BEIRUT (Reuters) – Fugitive former Nissan chairman Carlos Ghosn met Lebanon’s president after fleeing from Japan, where he was smuggled out of house arrest by a private security company, two sources close to Ghosn said on Wednesday.
One of the sources said Ghosn was greeted warmly by President Michel Aoun on Monday after flying into Beirut via Istanbul and was now in a buoyant and combative mood and felt secure.
The plan to slip Ghosn out of Japan, which marked the latest twist in a year-old saga that has shaken the global auto industry, was crafted over three months, the two sources said.
“It was a very professional operation from start to finish,” one of them said.
In his meeting at the presidency, Ghosn thanked Aoun for the support he had given him and his wife Carole while he was in detention, the sources said. He now needs the protection and security of his government after fleeing Japan, the sources added.
The meeting between Aoun and Ghosn has not been made public and a media adviser to the president’s office denied the two men had met. The two sources said specifics of the meeting were described to them by Ghosn.
Ghosn could not be reached for comment on the meeting and has been silent publicly other than to issue a written statement shortly after his arrival saying he had “escaped injustice and political persecution.”
Lebanese officials have said there would be no need to take legal measures against Ghosn because he entered the country legally on a French passport, although Ghosn’s French, Lebanese and Brazilian passports are with lawyers in Japan.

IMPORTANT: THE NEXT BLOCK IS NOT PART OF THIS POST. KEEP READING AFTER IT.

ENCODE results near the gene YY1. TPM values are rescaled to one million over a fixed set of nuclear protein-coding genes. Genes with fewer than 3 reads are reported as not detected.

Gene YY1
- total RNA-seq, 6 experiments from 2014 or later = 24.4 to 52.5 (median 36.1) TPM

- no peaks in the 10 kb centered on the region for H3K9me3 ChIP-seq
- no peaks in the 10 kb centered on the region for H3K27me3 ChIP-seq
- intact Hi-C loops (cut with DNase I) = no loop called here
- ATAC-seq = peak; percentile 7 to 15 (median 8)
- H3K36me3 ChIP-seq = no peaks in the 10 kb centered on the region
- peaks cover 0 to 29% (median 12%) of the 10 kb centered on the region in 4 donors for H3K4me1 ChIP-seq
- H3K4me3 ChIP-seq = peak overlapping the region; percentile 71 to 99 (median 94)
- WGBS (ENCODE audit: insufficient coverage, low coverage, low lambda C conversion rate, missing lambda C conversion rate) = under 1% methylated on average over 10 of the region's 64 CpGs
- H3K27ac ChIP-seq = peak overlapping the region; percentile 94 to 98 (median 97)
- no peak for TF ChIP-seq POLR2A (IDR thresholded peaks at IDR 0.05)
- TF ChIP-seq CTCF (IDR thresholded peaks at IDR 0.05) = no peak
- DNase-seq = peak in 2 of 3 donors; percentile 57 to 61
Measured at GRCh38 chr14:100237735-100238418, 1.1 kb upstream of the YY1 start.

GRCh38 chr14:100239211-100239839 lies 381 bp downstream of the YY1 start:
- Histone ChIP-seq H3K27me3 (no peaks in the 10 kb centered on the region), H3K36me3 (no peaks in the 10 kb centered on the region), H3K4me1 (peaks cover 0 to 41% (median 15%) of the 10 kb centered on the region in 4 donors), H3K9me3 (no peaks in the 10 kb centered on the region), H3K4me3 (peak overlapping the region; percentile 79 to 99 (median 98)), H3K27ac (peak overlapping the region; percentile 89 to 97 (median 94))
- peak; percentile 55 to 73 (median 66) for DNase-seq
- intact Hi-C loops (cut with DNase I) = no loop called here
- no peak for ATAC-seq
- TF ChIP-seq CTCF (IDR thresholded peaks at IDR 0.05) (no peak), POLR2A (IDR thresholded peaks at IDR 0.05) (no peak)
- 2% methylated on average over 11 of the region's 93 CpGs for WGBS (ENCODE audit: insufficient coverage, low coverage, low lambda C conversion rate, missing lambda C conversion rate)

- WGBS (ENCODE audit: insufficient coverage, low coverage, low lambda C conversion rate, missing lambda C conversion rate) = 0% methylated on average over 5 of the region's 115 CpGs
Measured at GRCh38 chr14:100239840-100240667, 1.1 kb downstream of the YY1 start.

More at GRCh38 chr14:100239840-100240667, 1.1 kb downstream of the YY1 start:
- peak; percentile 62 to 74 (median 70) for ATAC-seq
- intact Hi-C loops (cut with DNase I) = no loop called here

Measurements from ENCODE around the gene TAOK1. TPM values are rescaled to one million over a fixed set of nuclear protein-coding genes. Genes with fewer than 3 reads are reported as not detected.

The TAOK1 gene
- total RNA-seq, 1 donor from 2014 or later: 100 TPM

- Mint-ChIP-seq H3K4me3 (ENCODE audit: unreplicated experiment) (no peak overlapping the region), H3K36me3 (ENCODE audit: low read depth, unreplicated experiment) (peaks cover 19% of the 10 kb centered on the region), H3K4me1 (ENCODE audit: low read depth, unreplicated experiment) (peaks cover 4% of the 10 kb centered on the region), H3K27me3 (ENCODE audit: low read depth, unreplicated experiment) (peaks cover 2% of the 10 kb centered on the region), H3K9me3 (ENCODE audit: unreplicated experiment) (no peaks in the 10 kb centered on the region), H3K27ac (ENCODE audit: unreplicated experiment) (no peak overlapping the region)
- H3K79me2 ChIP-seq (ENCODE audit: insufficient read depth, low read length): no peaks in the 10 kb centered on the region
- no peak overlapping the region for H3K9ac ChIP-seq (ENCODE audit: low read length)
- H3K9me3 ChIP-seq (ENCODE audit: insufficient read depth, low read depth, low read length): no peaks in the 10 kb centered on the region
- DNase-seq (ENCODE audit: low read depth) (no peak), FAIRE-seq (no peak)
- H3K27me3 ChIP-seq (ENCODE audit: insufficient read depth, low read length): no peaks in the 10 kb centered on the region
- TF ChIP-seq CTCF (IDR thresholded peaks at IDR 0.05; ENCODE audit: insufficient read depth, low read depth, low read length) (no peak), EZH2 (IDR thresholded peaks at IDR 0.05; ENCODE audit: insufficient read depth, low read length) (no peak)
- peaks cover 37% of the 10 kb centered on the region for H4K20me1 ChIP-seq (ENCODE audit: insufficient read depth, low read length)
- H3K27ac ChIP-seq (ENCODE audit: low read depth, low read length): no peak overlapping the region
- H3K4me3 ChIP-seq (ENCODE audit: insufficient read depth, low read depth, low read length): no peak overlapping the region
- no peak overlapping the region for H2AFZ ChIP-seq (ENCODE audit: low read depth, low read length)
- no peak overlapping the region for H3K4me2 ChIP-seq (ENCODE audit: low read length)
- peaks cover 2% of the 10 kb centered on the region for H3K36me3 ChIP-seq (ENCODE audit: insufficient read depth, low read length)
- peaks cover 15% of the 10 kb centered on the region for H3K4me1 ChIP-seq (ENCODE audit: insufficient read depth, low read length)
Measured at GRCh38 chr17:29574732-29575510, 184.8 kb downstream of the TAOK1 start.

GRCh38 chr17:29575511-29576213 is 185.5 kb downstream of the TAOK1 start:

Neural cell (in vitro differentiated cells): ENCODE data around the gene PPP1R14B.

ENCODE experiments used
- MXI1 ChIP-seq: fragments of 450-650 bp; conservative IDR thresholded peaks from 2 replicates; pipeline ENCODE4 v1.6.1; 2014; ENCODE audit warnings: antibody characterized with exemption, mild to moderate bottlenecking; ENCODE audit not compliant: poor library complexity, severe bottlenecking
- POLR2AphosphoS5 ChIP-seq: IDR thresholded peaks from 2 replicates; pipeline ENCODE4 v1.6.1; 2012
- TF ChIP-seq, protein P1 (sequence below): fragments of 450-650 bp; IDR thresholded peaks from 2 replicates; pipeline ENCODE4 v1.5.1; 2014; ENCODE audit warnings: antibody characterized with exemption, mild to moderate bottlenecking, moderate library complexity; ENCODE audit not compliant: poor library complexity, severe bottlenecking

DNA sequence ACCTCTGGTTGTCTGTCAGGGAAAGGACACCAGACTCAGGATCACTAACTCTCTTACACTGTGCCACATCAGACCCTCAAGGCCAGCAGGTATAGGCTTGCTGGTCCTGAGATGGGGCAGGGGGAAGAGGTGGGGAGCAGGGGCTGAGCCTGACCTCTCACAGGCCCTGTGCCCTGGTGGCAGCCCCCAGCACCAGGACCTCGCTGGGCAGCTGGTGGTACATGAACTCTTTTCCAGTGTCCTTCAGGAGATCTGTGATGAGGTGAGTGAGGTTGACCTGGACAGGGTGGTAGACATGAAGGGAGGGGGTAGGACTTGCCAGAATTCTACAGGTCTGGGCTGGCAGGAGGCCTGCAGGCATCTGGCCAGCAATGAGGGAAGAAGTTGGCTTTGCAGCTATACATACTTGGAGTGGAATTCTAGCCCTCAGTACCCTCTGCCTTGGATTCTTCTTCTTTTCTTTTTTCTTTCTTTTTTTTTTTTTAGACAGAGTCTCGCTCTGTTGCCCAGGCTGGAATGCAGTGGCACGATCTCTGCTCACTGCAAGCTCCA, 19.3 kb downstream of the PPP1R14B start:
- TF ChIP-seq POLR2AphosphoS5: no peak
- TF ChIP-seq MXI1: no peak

The French and Lebanese foreign ministries have said they were unaware of the circumstances of his journey.
Lebanon has no extradition agreement with Japan.
Ghosn was first arrested in Tokyo in November 2018 and faces four charges – which he denies – including hiding income and enriching himself through payments to car dealerships in the Middle East.
He has enjoyed an outpouring of support from Lebanon since his 2018 arrest, with billboards proclaiming, “We are all Carlos Ghosn” erected in solidarity with his case.
Under the terms of his bail, he had been confined to his house in Tokyo and had to have cameras installed at the entrance. He was prevented from communicating with his wife, Carole, and had his use of the internet and other communications curtailed.
The sources said the Lebanese ambassador to Japan had visited him daily while he was in detention.
While some Lebanese media have floated a Houdini-like account of Ghosn being packed in a wooden container for musical instruments after a private concert in his home, his wife called the account “fiction” when contacted by Reuters.
She declined to provide details of the exit of one of the most recognized titans of industry. The accounts of the two sources suggest a carefully planned escape known only to a few.
They said a private security firm oversaw the plan, which involved shuttling Ghosn out via a private jet to Istanbul before pushing onward to Beirut, with even the pilot unaware of Ghosn’s presence on board.
An attorney for Ghosn said he would hold a news conference in Beirut on Jan. 8. The sources close to Ghosn, however, said a date for the news conference had yet to be finalised. They said Ghosn was unwilling to share details of his escape so as not to jeopardizes those who aided him in Japan.
He is staying at the home of a relative of his wife, but plans to return soon to a gated villa in the upscale Beirut neighborhood of Achrafieh, one of the sources said.
Nissan sacked Ghosn as chairman, saying internal investigations revealed misconduct including understating his salary while he was its chief executive, and transferring $5 million of Nissan funds to an account in which he had an interest.
In Lebanon, Ghosn is considered a poster boy for success in a country where rampant unemployment pushes young Lebanese abroad to find work and the economy relies heavily on remittances amid a deep financial crisis that has sparked a wave of protests.
Ghosn was born in Brazil of Lebanese descent and lived in Lebanon as a child. He oversaw a turnaround at French carmaker Renault that won him the nickname “Le Cost Killer” and used similar methods to revive Nissan.
Reporting by Samia Nakhoul and Laila Bassam; writing by Eric Knecht; editing by Philippa Fletcher and Howard Goller
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